Superbowl Performers
Superbowl Performers

This year’s music lineup, with its cumulative 43 Grammys, is already being hailed as the best ever Super Bowl halftime bill. The world’s most watched musical performance will feature Dr. Dre, Eminen, Snoop Dogg, and Kendrick Lamar, along with R&B singer Mary J. Blige.

The trailer, titled “The Call,” which immediately went viral, has more than 12million views. 

If you’re on the side of “more is merrier” you’ll be pleased by this show, but with just 12 minutes for the entire performance you won’t get much from any of the performers. 

“I think multiple artists is a good thing, because you’re going to like something,” said Charles Holmes, cohost of Spotify’s “The Ringer” Music Show.   

“Just know that it’s some history, that it’s a celebration of how far you know Hip Hop has come, how far R&B has come, how far.. you know.. music and our culture has come,” said Blige.

She hopes the performance will offer something positive at a time when the NFL is once again facing controversy and allegations of racism. 

“We focused on uplifitng the people with the music, uplifting the people with the beauty and the fashion and bringing them back to a place where we can all come together.”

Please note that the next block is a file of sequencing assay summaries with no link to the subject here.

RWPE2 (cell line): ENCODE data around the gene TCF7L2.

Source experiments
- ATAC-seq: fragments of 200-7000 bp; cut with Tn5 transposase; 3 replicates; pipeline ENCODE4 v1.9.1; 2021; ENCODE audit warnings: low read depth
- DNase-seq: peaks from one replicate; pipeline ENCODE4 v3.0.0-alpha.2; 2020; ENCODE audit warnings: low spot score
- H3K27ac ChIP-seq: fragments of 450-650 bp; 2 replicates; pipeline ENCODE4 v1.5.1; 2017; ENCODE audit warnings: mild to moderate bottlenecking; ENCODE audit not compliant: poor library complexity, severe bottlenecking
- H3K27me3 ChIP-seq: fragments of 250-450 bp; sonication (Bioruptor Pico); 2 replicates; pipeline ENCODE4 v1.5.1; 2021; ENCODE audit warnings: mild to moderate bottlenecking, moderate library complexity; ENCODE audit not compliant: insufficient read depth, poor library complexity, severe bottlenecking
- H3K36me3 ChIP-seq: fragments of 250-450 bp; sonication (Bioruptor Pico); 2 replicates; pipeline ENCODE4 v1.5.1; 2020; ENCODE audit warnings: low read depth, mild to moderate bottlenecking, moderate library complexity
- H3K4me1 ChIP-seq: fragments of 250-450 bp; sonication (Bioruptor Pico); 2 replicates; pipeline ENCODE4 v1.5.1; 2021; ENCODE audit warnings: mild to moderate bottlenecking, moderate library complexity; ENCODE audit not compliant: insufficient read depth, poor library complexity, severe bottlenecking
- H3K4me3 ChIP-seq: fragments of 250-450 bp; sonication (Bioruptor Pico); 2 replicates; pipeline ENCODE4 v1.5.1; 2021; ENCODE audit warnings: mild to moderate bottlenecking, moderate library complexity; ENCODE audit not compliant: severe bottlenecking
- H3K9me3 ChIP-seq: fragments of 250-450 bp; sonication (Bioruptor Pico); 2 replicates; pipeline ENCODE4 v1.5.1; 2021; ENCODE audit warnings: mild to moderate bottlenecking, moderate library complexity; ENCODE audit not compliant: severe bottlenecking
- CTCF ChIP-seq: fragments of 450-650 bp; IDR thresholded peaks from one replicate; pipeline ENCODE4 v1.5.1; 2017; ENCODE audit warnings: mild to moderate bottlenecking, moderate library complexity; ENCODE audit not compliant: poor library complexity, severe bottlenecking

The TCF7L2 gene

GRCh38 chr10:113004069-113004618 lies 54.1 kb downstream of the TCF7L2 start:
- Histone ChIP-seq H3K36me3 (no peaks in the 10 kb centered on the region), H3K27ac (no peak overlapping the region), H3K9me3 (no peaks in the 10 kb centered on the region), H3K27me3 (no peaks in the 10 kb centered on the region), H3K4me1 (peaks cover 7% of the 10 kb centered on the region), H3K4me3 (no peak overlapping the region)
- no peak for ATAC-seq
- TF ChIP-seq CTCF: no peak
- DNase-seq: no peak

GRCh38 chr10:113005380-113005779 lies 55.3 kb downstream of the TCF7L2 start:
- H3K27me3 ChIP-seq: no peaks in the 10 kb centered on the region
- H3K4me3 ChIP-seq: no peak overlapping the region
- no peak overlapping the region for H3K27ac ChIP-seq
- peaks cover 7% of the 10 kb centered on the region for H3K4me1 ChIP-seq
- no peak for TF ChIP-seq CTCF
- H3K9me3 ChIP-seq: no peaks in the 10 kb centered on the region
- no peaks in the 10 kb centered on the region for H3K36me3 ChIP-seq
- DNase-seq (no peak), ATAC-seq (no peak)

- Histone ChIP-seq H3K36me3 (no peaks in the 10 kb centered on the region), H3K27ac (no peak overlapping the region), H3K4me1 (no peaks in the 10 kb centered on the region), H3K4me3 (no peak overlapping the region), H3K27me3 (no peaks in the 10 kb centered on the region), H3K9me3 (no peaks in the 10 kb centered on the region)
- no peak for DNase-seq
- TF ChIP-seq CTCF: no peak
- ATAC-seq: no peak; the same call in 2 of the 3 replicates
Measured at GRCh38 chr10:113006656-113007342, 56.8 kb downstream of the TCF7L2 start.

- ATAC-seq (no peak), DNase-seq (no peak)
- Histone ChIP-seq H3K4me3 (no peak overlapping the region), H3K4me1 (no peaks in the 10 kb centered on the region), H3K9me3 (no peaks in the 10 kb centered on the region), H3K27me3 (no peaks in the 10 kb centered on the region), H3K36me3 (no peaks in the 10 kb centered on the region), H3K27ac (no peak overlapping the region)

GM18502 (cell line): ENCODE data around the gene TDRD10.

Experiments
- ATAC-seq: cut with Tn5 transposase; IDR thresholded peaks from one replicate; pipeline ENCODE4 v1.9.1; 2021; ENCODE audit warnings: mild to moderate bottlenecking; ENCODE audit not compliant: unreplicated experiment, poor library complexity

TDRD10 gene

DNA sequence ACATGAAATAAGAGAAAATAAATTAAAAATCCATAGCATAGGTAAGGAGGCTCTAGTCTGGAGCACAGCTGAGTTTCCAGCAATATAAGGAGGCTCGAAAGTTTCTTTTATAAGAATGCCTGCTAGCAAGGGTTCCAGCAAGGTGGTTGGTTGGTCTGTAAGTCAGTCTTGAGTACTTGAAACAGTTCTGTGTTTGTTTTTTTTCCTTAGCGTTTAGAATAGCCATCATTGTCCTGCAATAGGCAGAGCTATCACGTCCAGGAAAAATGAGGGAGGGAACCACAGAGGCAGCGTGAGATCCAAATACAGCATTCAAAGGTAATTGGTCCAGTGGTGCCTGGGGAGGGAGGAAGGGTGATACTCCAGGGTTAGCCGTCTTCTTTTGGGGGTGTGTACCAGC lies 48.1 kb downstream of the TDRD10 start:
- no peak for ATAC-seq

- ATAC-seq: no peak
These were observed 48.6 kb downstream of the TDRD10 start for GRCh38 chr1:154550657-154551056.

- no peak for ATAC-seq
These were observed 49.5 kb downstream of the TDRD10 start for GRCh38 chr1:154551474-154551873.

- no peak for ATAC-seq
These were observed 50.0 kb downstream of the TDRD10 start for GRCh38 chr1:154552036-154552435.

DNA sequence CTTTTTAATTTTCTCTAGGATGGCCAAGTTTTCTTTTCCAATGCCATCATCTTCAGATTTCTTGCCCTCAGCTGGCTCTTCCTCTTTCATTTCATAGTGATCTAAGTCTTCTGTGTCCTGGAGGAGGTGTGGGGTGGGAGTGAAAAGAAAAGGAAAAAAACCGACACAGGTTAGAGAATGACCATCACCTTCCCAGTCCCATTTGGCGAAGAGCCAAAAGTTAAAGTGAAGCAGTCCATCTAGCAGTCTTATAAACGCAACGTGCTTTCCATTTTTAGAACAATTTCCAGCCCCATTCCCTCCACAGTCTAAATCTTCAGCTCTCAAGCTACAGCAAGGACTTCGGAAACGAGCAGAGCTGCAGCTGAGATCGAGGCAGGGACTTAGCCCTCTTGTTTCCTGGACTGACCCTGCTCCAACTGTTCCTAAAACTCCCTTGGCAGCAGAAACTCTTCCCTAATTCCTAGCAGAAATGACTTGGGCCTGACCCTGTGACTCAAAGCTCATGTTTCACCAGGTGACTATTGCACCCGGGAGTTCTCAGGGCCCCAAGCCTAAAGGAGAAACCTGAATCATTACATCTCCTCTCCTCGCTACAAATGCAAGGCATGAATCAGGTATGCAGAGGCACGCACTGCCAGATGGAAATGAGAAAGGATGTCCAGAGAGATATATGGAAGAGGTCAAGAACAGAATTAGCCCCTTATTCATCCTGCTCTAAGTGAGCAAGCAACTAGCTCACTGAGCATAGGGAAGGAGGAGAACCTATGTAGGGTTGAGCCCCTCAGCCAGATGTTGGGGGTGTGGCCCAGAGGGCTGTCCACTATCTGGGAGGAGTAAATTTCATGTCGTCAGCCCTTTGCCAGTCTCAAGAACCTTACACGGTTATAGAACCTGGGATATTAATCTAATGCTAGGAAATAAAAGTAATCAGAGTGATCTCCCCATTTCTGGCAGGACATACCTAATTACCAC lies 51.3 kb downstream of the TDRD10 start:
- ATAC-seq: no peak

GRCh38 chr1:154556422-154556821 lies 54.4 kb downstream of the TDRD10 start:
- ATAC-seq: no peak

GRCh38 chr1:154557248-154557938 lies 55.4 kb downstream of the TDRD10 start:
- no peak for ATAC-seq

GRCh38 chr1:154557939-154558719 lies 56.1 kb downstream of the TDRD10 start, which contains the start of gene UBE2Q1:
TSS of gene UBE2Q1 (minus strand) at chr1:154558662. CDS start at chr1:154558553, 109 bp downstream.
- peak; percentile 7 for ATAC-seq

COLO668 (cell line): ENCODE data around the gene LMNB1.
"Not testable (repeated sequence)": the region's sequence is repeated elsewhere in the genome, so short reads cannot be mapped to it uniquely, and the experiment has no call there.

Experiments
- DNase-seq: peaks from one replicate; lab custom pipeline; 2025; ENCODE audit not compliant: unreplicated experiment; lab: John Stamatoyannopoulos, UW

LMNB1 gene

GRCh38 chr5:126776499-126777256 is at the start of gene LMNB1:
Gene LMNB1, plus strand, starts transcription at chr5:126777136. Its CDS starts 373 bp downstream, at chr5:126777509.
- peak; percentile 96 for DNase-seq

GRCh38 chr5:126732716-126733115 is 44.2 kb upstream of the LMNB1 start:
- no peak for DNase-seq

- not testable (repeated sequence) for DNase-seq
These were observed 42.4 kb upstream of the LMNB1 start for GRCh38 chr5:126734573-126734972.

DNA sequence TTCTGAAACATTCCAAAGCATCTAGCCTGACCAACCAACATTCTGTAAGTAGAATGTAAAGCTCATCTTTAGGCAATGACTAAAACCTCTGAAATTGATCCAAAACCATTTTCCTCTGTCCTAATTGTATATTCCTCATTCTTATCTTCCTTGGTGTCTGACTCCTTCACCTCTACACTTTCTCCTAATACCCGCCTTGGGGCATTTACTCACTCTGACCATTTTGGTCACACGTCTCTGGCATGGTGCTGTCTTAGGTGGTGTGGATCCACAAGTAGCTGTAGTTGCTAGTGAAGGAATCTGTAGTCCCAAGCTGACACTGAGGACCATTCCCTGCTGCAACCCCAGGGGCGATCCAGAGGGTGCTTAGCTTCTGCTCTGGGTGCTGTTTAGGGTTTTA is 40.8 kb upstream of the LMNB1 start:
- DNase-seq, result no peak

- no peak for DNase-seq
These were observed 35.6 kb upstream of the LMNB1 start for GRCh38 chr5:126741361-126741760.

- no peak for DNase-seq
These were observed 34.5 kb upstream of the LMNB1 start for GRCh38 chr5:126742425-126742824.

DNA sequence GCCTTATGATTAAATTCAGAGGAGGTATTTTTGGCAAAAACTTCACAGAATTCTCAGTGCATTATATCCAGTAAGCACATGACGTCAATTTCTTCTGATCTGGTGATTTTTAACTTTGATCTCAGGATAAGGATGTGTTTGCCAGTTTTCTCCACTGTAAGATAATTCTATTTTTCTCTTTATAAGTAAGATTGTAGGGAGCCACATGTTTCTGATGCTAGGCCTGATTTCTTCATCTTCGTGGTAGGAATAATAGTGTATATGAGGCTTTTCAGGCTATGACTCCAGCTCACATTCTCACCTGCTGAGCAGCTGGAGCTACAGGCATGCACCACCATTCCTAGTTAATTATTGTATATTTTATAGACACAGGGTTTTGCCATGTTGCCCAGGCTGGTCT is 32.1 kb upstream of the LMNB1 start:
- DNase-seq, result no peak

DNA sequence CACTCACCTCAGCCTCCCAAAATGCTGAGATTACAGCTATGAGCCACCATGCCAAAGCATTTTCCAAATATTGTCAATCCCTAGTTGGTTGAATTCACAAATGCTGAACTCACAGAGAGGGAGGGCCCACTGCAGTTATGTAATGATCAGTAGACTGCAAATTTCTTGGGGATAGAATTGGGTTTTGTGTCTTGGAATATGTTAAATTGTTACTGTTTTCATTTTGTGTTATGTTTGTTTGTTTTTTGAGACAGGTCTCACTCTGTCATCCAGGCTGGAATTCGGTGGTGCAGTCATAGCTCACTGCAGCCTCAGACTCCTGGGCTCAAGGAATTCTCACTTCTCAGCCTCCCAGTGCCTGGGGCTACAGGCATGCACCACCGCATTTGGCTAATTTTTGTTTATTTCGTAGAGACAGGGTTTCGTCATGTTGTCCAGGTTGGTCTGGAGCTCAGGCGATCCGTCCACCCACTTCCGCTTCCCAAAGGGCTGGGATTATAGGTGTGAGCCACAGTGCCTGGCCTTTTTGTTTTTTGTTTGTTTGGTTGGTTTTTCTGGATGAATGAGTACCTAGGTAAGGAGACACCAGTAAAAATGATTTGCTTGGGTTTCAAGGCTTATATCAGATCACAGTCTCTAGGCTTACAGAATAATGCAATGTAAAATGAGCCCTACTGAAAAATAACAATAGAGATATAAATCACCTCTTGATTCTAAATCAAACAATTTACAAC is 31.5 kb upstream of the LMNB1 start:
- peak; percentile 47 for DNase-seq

Some people may struggle with endorsing the halftime show lineup that celebrates a league whose racial woes appear to be worse than ever.

Just last week Brian Flores, one of just two African-American coaches in the NFL who was fired after three overachieving seasons with the Miami Dolphins, filed a class action suit against the NFL, over the “fake” use of the league’s Rooney Rule, a  league policy that requires teams to interview ethnic-minority candidates for head coaching and executive football operations vacancies.

Before that,  in October the NFL was rocked by the release of years of misogynistic, racist and homophobic emails from Las Vegas Raiders Coach Jon Gruden and least we not forget the Colin Kaepernick controversy. 

Five years ago, high-profile performers like Rhianna, Cardi B and Adele were shunning the NFL halftime show in protest.  Now, thanks to an agreement between NFL commissioner Roger Goodell and Jay-Z, the hip-hop mogul’s Roc Nation entertainment company significant power to choose the acts for the NFL’s signature events.

Jay-Z’s deal was originally supposed to be about working on the inside with the NFL’s billionaire owners to press for better deals for players like Kaepernick and more African Americans in decision making positions within the NFL.  That hasn’t been the case, but thanks to Jay, we have this half-time show to look forward to. 

“Jay-Z is one of the main reasons we’re sitting here right now,” Dre said in October which the half-time show line-up was first announced. 

“See that’s hip-hop, Dre,” Snoop said. “See how hip-hop has been implemented at a high executive level to where the NFL trusts him? He’s a part of our culture; we’re a part of his culture. So it’s a beautiful thing to where the NFL is catching up.”

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